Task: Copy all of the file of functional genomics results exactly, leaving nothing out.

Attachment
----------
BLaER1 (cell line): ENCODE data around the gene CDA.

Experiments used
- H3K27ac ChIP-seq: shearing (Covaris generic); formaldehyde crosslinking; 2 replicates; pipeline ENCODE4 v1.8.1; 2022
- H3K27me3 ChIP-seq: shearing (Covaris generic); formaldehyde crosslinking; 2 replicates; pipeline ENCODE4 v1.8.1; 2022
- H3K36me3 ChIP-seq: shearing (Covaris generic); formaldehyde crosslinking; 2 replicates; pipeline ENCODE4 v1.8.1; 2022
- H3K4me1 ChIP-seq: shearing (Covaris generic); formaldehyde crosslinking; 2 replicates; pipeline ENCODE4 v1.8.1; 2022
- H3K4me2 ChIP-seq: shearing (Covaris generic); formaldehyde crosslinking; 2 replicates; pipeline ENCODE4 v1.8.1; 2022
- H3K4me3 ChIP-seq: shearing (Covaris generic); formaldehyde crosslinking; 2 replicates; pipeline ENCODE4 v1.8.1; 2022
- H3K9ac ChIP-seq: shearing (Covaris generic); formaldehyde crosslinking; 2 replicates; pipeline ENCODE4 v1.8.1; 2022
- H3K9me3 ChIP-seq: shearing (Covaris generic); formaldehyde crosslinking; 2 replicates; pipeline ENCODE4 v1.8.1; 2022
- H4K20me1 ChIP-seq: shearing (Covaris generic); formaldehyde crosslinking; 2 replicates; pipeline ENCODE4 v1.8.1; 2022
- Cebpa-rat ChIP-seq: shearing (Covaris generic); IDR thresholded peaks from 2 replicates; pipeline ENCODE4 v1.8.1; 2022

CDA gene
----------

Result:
BLaER1 (cell line): ENCODE data around the gene CDA.

Experiments used
- H3K27ac ChIP-seq: shearing (Covaris generic); formaldehyde crosslinking; 2 replicates; pipeline ENCODE4 v1.8.1; 2022
- H3K27me3 ChIP-seq: shearing (Covaris generic); formaldehyde crosslinking; 2 replicates; pipeline ENCODE4 v1.8.1; 2022
- H3K36me3 ChIP-seq: shearing (Covaris generic); formaldehyde crosslinking; 2 replicates; pipeline ENCODE4 v1.8.1; 2022
- H3K4me1 ChIP-seq: shearing (Covaris generic); formaldehyde crosslinking; 2 replicates; pipeline ENCODE4 v1.8.1; 2022
- H3K4me2 ChIP-seq: shearing (Covaris generic); formaldehyde crosslinking; 2 replicates; pipeline ENCODE4 v1.8.1; 2022
- H3K4me3 ChIP-seq: shearing (Covaris generic); formaldehyde crosslinking; 2 replicates; pipeline ENCODE4 v1.8.1; 2022
- H3K9ac ChIP-seq: shearing (Covaris generic); formaldehyde crosslinking; 2 replicates; pipeline ENCODE4 v1.8.1; 2022
- H3K9me3 ChIP-seq: shearing (Covaris generic); formaldehyde crosslinking; 2 replicates; pipeline ENCODE4 v1.8.1; 2022
- H4K20me1 ChIP-seq: shearing (Covaris generic); formaldehyde crosslinking; 2 replicates; pipeline ENCODE4 v1.8.1; 2022
- Cebpa-rat ChIP-seq: shearing (Covaris generic); IDR thresholded peaks from 2 replicates; pipeline ENCODE4 v1.8.1; 2022

CDA gene